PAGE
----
1. What are the keyboard shortcuts on a Mac running Parallels that correspond to Ctrl+Shift+F12 and Ctrl+Shift+Alt+F12 on a Windows computer used in CotranslatorAI?
Command+Shift+F12 (identical to Ctrl+Shift+F12) and Command+Option+Shift+F12 (identical to Ctrl+Shift+Alt+F12).
2. Why does CotranslatorAI replace some special characters with a question mark code (�) when loading prompt files?
CotranslatorAI requires specific file encodings to read and display special characters correctly. If you are experiencing issues with diacritical marks or non-Latin characters such as ë, à, é, ă, etc., being replaced with �, it might be due to an incompatible file encoding.
To ensure that CotranslatorAI reads your prompt files correctly, please save your files with one of the following encodings:
- UTF8 with Signature
- UTF8 without Signature (often simply referred to as “UTF8” in text editors)
- Unicode (may also be labeled as “Unicode LE” or “UTF16”)
When using Notepad or similar text editors, you might be able to save your file with an encoding like “Central European.” However, this encoding is not stored within the file itself. When you open the file again, Notepad assumes the default system encoding, which may or may not match the encoding used to create the file. As a result, special characters may not display correctly, especially if the file is opened on a system with a different default encoding.
It is advisable to use UTF8 or Unicode (UTF16) encodings because they are more universally compatible. UTF8 is efficient as it uses a variable number of bytes for characters, while Unicode (UTF16) uses 2 bytes for each character. For greater compatibility, you may choose “UTF8 with Signature,” which includes special bytes at the beginning of the file to indicate its encoding to the text editor.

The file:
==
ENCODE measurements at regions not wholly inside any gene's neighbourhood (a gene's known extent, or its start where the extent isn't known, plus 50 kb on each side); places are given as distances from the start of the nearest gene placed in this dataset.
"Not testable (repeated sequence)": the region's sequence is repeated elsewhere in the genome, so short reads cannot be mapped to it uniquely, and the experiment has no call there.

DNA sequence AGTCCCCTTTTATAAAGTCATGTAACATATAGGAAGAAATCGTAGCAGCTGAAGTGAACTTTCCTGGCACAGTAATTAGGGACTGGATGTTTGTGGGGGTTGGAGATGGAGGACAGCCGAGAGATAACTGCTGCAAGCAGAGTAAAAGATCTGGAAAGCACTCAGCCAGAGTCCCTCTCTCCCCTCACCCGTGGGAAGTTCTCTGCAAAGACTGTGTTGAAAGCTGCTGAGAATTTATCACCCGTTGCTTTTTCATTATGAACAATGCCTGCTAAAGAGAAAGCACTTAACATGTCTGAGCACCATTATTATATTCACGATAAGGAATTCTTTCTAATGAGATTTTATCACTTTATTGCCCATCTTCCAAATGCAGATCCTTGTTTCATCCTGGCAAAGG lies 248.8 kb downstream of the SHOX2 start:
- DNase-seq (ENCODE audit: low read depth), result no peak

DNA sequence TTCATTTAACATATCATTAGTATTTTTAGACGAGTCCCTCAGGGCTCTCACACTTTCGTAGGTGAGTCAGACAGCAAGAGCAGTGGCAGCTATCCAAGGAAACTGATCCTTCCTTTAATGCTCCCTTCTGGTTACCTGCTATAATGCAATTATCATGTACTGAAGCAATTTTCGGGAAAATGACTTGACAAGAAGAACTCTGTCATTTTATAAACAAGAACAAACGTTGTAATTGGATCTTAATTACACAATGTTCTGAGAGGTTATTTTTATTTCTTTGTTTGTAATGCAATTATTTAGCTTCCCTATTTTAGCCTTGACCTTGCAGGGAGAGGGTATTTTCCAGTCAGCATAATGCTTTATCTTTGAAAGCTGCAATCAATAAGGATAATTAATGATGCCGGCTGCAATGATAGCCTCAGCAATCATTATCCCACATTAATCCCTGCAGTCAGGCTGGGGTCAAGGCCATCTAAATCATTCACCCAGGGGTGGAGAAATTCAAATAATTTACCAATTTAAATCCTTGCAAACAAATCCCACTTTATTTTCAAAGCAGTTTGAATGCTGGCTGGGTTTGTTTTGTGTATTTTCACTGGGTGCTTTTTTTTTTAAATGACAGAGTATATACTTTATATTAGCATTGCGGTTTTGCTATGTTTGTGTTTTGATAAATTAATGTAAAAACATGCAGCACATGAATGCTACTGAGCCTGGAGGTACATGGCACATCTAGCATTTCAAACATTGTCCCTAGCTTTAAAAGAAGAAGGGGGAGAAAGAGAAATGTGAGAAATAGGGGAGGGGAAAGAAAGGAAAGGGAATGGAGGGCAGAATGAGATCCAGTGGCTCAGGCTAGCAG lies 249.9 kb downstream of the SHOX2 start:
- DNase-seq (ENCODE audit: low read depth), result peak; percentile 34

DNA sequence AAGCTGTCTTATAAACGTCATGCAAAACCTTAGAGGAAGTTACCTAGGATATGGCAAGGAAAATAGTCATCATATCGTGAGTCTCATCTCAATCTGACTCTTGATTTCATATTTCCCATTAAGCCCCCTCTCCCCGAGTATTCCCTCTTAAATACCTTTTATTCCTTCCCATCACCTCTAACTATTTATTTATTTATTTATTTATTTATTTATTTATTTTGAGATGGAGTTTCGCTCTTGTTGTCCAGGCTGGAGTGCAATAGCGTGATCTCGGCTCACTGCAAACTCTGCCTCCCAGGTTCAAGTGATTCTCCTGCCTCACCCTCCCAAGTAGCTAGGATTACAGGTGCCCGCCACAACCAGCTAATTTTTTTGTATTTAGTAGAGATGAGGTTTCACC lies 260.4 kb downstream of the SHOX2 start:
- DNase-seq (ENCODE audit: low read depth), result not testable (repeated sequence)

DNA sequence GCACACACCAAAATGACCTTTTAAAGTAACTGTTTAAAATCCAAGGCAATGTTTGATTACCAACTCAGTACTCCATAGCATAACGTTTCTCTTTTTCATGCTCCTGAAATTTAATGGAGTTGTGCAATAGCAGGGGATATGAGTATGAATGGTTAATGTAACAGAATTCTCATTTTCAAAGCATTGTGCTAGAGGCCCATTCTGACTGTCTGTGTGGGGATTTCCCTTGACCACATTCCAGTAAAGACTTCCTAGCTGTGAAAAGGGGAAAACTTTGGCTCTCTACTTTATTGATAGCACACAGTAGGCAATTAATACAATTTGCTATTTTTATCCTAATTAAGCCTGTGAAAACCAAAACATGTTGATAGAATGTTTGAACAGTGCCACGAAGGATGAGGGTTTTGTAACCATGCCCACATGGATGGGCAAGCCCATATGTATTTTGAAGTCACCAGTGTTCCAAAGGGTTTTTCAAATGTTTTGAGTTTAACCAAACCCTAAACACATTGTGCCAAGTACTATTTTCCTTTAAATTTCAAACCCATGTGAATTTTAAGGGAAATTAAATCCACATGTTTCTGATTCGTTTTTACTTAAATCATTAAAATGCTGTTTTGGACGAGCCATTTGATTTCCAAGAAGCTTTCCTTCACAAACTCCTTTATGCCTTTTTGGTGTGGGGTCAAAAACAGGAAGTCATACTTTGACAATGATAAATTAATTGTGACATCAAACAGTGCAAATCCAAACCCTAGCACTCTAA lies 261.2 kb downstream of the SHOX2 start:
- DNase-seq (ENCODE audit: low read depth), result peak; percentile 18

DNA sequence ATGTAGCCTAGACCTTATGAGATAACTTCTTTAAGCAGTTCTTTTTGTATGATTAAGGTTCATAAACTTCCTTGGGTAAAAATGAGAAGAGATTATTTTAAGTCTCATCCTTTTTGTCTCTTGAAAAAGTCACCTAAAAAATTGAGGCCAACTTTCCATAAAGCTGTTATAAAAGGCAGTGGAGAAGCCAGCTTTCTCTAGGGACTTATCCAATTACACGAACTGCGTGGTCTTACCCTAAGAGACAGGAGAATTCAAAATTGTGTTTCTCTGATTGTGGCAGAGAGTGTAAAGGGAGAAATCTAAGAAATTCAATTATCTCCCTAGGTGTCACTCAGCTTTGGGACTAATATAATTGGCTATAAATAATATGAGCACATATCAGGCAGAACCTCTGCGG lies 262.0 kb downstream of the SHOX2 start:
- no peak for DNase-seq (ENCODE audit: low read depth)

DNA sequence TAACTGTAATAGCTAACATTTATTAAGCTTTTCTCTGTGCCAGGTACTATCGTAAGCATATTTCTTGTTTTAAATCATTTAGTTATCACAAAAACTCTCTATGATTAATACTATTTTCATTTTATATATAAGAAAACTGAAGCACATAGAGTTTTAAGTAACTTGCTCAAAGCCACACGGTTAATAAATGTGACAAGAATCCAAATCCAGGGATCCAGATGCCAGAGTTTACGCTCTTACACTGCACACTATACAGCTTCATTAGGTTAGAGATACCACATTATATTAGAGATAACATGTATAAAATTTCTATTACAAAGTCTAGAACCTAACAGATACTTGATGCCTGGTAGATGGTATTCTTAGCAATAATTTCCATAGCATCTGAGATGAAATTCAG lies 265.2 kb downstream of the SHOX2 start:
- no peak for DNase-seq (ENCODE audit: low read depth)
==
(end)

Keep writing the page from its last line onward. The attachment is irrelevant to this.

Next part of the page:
By using one of the recommended encodings, you can avoid issues with special characters being replaced by the question mark code and ensure that your prompt files are displayed correctly in CotranslatorAI.
Note: Typing the prompt directly into CotranslatorAI or overwriting the � characters with the correct ones inside CotranslatorAI should also work. The issue mainly arises when reading special characters from prompt files saved with incompatible encodings.
3. How does CotranslatorAI maintain context when sending content to the AI through an ad-hoc prompt?
CotranslatorAI maintains context by sending the entire chat history beginning with the latest standard prompt (in CotranslatorAI, this means a prompt without context of previous interactions) when an ad-hoc prompt is sent. This is because the OpenAI GPT model is stateless and does not remember any context from previous user requests.
For example, if you have sent two standard prompts and then decide to send an ad-hoc prompt, you will be sending the second normal prompt, the AI’s response to it, and the ad-hoc prompt. If you decide to send another ad-hoc prompt afterwards, without sending a standard prompt first, then you will be sending the second standard prompt, the AI’s response to it, the first ad-hoc prompt, the AI’s response to the first ad-hoc prompt, and the second ad-hoc prompt.
When you send an ad-hoc prompt, you are not sending anything which is currently in the Instructions and Segment windows. As the context, you are only sending the chat history which is in the chat grid. So, whenever you send an ad-hoc prompt, it does not matter what is in the Instructions and Segment windows. Clearing those windows will not have any effect on what you send to ChatGPT via the ad-hoc prompt.
As for ChatGPT via the browser, we don’t really know what happens. Maybe you send the entire contents of the current chat. Maybe you send N number of previous prompts and responses. This is their internal implementation. The only way to understand is to gauge the exact token statistics of a specific chat session. This might not be possible for the browser-based ChatGPT.